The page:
On their first few releases, Toronto duo Beliefs seemed to have no problem fitting in with the neo-shoegaze/psych crowd. They delivered fuzzy, bending-string guitars and steady, hypnotic rhythms in a downcast yet urgent manner, and the sound suited them just fine. With third full-length Habitat, however, they've undergone a radical transformation into a dark new wave/post-punk band. Guitars are still present, but they've been dialed back from their previous Wall of Sound intensity, and cold, eerie synths squirm their way out of the darkness. Opener "1994" features chilling guitar riffs which immediately bring to mind the Cure circa Disintegration, but other songs recall the dreamy yet slightly jagged uneasiness of mid-period Broadcast, and "Half Empty" is closer to the bad-vibe melodrama of Portishead's Third. That album's dark Krautrock undercurrent also informs songs like "Comb," which combines heavy rhythms, tensely droning synths, and frightening distorted vocals. Eventually the duo bring back some of the searing guitar attack of their older material, particularly on the pounding "Faulty" and the scuzzfest "Anti." "Retreat (Light the Fire)" demonstrates the duo's zeal for exploring complex interlocking rhythms and haunting electronic textures. Habitat finds Beliefs busting out of their previous box and venturing into exciting new territory, and while their stride is a little bit nervous and unsteady, it's a refreshing direction for the duo, and seems to promise deeper excursions into the unknown.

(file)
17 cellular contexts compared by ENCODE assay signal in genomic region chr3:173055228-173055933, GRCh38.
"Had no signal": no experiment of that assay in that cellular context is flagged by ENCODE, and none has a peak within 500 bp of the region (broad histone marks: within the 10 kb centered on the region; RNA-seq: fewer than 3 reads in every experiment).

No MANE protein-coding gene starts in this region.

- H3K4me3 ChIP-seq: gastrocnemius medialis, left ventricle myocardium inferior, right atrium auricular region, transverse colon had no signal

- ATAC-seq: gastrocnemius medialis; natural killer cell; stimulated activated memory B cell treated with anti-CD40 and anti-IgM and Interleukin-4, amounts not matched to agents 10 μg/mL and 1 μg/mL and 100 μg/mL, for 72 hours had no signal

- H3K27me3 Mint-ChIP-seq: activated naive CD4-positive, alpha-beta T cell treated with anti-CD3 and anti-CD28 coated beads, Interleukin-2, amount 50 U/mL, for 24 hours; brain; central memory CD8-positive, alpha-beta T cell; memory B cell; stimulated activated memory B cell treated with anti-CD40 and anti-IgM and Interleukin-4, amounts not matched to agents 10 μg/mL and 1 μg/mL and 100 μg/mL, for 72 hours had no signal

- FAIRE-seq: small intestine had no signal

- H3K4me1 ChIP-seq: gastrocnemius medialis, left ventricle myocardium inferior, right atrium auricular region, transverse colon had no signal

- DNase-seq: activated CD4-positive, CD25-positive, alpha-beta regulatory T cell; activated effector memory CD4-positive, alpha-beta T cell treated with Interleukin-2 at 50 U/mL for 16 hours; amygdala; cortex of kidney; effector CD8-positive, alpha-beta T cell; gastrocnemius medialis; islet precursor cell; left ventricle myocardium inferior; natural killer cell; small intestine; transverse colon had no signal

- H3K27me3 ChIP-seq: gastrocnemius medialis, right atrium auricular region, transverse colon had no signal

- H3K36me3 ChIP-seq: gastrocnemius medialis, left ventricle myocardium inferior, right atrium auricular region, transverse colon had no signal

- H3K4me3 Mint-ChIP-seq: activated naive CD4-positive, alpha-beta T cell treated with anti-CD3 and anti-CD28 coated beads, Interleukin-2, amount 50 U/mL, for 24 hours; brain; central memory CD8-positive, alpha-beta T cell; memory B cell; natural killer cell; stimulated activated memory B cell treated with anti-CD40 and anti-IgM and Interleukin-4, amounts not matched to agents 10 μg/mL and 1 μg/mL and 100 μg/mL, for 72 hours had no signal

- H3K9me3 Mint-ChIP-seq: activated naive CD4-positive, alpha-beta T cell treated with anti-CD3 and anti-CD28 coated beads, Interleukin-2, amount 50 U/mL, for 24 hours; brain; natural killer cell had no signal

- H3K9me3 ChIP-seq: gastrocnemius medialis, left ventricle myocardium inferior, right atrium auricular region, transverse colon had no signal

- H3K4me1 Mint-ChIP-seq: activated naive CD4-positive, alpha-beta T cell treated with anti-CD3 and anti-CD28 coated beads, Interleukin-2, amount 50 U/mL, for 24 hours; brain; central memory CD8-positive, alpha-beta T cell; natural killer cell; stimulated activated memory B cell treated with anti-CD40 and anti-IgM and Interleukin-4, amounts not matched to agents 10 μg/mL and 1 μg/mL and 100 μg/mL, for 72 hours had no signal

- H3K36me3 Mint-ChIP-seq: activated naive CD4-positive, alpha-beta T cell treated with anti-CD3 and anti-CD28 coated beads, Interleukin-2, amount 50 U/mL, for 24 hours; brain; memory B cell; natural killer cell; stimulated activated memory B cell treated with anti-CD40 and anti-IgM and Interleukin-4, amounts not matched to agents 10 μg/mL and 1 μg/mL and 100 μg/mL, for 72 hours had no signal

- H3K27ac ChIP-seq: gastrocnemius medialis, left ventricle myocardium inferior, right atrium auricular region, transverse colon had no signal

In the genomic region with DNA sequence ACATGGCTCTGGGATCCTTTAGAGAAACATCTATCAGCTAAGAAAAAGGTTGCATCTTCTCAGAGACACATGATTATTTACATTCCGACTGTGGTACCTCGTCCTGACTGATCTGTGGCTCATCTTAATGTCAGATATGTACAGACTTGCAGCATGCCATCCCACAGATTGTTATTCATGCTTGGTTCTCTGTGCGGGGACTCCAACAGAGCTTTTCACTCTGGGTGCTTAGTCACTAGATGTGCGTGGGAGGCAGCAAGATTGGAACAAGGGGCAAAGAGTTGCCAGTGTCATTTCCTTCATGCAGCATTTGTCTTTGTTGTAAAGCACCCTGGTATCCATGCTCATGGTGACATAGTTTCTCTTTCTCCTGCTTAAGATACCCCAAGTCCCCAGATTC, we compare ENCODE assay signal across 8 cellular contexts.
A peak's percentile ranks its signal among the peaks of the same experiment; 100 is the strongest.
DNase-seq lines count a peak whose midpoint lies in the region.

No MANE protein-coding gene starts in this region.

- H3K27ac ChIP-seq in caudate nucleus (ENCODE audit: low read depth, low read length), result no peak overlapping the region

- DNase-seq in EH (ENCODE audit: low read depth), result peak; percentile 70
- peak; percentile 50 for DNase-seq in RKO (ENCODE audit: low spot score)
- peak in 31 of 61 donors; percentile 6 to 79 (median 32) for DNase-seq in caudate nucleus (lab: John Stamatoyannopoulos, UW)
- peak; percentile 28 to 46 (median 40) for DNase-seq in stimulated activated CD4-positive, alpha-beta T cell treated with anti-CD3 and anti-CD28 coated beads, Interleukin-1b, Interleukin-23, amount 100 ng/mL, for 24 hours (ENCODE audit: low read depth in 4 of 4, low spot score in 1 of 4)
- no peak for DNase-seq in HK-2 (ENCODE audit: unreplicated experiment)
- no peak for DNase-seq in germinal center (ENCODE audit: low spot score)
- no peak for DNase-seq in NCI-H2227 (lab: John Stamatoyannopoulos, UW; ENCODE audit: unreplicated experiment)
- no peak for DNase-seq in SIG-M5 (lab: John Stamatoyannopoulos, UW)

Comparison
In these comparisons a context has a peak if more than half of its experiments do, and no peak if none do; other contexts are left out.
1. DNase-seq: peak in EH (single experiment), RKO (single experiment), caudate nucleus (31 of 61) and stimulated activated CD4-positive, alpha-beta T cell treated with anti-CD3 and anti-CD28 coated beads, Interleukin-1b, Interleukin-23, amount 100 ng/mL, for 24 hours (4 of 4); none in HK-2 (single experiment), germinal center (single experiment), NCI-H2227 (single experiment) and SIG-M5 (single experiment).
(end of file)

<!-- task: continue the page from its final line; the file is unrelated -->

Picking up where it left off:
AllMusic Review by Paul Simpson